There are different ways to teach your toddler to read, and you do not have to wait for Kindergarten.
Well, it depends on how you define “reading.”
Reading is a complex process involving a set of different skills, and there are many different factors involved that go into developing each skill.
Your toddler may recognize a letter, a number, their name, or a word. But, realistically, they may just be repeating what you said, thus mimicking reading.
Some toddlers may pick up faster on some things than others. But, clearly reading as adults understand it is not the norm.
So, what to do to teach your toddler to read?
Remember a simple fact:
Each age has its set of milestones and the acquisition or maturation of skills will take time. Ultimately, your child’s cognitive development is not compressible and there are no cookie-cutters. There is no fast-forward function.
That said, it does not mean that you cannot expose your toddler to literacy.
For instance, practicing their alphabet, manipulate books, show them how incredibly fun reading a story can be or engage in play-based activities involving phonetics and sounds.
Children are curious by nature - although their attention span is very short. Therefore, make it short and fun. Every day, focus for a few minutes on one skill and move on.
Ultimately, the best tip for parents is to practice patience, consistency, and accept that the reading skill will take time to acquire. Never make it a chore or a painful activity for your child because you lost patience or had unreasonable expectations.
Involve them in the process
Let them pick their favorite story and their favorite spot in the house. Sit comfortably together, and create a little ritual.
Tell them to follow your finger on the book and read clearly.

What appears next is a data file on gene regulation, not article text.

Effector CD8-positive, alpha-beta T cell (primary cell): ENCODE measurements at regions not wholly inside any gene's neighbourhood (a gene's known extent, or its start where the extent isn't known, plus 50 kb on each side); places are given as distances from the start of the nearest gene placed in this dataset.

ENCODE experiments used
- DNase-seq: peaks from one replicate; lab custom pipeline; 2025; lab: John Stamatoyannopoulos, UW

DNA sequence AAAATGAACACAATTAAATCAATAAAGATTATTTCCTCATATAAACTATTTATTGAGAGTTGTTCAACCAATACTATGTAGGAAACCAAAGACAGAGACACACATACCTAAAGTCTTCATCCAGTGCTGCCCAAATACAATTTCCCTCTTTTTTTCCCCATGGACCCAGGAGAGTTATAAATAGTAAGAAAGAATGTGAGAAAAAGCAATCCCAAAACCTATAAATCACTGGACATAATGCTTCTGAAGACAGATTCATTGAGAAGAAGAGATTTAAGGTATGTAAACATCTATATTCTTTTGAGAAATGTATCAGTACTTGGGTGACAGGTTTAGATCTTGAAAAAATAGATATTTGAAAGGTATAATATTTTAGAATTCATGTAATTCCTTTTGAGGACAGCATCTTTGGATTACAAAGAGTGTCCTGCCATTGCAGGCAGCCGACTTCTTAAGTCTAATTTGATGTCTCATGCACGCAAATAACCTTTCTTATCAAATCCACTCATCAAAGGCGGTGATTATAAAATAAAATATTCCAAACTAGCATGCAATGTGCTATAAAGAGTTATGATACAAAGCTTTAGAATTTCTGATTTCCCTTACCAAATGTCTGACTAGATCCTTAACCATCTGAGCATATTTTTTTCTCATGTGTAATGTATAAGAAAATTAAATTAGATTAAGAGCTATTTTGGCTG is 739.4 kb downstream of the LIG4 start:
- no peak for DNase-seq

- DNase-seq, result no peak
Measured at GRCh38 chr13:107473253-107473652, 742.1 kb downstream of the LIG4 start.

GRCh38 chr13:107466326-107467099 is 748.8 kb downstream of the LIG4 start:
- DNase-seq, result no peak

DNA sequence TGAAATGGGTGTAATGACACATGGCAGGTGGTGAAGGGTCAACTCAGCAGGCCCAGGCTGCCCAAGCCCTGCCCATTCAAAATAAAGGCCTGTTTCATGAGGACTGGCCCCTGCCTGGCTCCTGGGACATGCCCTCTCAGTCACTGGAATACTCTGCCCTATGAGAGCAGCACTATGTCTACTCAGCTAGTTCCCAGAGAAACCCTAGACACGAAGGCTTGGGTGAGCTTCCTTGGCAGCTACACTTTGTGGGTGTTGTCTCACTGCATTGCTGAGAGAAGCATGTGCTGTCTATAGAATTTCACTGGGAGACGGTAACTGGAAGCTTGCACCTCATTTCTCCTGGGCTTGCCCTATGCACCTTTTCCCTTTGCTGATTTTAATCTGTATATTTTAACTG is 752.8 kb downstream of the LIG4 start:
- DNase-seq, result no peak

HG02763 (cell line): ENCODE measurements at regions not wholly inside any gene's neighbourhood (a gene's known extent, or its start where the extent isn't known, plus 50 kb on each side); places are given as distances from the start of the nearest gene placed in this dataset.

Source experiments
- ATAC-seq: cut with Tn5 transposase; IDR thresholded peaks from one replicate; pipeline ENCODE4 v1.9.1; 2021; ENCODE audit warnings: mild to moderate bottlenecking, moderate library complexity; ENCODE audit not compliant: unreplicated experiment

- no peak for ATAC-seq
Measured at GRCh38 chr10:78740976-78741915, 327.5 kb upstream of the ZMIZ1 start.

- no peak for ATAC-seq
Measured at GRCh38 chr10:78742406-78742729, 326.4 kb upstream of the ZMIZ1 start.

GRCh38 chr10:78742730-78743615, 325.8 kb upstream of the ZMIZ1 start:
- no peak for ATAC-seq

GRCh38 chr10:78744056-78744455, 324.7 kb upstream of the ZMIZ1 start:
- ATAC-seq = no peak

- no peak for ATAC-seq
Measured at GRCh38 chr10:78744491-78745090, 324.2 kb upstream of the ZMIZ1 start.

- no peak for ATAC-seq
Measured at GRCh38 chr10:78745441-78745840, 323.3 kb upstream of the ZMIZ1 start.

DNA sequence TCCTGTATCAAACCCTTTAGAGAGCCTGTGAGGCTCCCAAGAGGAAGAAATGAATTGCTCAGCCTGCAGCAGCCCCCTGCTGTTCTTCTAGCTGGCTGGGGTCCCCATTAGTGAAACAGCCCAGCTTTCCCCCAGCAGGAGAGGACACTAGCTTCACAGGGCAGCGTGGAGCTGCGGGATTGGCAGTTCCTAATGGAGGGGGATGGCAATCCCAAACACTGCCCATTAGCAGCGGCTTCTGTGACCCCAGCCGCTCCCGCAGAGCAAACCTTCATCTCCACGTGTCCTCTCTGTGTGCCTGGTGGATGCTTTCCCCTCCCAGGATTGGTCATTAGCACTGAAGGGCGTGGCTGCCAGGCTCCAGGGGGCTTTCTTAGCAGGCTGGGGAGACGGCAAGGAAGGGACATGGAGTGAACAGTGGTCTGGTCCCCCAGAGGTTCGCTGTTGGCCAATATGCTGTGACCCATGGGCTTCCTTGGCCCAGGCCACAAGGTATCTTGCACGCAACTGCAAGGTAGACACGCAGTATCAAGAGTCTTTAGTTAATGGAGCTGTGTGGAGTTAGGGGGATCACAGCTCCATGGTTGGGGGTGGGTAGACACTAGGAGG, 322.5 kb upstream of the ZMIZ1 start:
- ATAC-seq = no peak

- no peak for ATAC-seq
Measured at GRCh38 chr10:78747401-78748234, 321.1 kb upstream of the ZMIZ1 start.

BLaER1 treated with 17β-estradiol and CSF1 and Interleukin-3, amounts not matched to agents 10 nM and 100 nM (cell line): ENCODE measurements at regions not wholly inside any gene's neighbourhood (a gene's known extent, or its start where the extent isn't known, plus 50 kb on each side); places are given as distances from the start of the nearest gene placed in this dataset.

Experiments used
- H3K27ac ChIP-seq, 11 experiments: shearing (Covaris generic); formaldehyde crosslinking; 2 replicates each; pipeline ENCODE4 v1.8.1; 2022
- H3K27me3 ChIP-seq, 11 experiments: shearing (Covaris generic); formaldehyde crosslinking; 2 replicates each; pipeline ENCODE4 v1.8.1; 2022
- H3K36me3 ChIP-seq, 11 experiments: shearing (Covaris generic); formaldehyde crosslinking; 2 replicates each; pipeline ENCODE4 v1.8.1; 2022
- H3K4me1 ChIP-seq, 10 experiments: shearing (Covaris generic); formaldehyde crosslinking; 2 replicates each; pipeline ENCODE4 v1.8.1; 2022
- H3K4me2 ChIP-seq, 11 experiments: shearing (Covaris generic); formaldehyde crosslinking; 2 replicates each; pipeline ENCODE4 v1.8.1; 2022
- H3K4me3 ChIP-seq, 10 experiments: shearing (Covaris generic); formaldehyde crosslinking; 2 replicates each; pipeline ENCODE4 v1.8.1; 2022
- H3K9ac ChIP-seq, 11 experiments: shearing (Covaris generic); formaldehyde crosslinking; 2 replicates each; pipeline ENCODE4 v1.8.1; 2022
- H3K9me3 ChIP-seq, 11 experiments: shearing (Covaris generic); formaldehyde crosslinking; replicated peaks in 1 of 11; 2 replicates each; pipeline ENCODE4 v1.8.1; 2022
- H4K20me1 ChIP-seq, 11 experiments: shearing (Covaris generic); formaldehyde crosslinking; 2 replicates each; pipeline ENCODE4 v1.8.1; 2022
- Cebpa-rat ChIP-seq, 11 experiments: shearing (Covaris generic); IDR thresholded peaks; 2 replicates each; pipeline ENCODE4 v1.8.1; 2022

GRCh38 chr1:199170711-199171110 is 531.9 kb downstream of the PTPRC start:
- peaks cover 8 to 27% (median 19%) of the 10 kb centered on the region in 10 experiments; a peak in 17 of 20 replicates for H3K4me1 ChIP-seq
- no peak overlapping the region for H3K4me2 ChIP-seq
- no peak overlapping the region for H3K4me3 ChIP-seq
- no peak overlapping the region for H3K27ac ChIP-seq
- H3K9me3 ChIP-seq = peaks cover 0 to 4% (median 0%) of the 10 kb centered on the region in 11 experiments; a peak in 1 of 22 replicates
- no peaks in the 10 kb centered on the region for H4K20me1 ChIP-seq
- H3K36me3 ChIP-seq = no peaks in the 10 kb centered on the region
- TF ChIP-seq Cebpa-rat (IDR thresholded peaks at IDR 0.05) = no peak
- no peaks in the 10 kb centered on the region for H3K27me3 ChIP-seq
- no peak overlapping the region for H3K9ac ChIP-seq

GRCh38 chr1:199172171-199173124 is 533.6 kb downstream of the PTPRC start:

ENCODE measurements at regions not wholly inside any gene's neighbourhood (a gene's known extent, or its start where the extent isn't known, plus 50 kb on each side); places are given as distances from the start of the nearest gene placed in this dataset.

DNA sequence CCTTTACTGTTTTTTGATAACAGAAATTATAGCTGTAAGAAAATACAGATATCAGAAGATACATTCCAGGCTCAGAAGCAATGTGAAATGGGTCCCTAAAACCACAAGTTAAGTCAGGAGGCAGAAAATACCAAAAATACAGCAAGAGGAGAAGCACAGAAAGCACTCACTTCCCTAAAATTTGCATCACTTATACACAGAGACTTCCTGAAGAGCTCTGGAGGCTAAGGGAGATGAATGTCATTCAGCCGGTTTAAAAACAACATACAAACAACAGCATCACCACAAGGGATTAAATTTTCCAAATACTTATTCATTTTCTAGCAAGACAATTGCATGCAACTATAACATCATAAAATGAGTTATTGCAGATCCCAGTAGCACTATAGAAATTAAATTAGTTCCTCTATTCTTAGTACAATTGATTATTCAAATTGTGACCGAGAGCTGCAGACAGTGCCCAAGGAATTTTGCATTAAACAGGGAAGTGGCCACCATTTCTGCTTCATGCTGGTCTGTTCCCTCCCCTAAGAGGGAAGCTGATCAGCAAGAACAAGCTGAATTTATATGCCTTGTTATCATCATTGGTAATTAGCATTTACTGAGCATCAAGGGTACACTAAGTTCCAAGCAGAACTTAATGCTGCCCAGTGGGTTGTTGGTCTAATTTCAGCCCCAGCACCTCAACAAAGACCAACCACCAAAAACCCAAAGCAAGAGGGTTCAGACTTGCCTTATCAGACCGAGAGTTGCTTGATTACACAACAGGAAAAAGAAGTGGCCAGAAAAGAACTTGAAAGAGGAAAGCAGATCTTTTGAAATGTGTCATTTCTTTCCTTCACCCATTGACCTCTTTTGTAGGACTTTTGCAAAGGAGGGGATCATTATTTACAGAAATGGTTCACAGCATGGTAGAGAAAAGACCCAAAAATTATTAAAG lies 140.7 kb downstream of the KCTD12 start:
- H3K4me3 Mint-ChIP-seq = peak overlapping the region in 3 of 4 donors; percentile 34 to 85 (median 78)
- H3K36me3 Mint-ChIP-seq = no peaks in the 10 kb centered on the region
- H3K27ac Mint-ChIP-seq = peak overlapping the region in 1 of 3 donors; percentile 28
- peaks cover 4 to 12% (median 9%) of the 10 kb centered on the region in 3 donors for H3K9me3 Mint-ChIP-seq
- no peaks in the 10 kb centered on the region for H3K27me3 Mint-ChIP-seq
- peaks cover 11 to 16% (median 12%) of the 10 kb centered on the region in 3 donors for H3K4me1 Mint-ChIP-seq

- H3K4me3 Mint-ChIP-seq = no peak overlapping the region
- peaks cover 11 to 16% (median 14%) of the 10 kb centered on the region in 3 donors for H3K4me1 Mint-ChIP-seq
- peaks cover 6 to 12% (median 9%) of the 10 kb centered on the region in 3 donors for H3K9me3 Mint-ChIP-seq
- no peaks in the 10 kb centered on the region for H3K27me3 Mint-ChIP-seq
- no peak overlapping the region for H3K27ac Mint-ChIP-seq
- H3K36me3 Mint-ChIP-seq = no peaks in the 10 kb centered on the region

Try to pause in a part of the story and ask them questions about what they heard, what they think happened, or what will happen to the characters. Try to understand what they liked about the story, or what their favorite part is.
Have them repeat a word, have them associate a word with a picture.
In other words, take the opportunity of reading a story to connect, interact, and start a conversation with your toddler to create a memorable fun experience.
With time, repetition, and consistency, they will start associating a word or a letter with what they see or hear. This is how you can start to teach your toddler to read and enjoy reading.
Of course, your sanity might be challenged to read over and over the same story or paragraph. But ultimately, the reading experience you create for your toddler will be associated with fun and something they love.
Teach your toddler to read keeping in mind what they can do at their age.
If you do not know what kind of skills toddlers can develop try to observe the following:
Clearly, this is not reading per se, as would a fourth-grader, although all these steps are essential to establish the reading process.
Therefore, none of the above steps should be regarded as anecdotal or unimportant. Simply remember that before learning to run, you need to be able to stand up and walk.
Our conclusion about how to teach your toddler to read
We established that children follow specific cognitive development steps and that there were no shortcuts. Ultimately, some children gain some literacy skills between 4 and 5 and learn to read between 5 and 7.
Even though you will always find exceptions, most children follow the same developmental steps. So, do not crack under peer pressure and non-fact-based comparisons.
Therefore, if you want to teach your toddler to read, be realistic first, set the example, and routines. Remember that reading should be a pleasure, should always be a moment of fun, and a way to help enable communication and exchange.
Reach out to our team for any questions.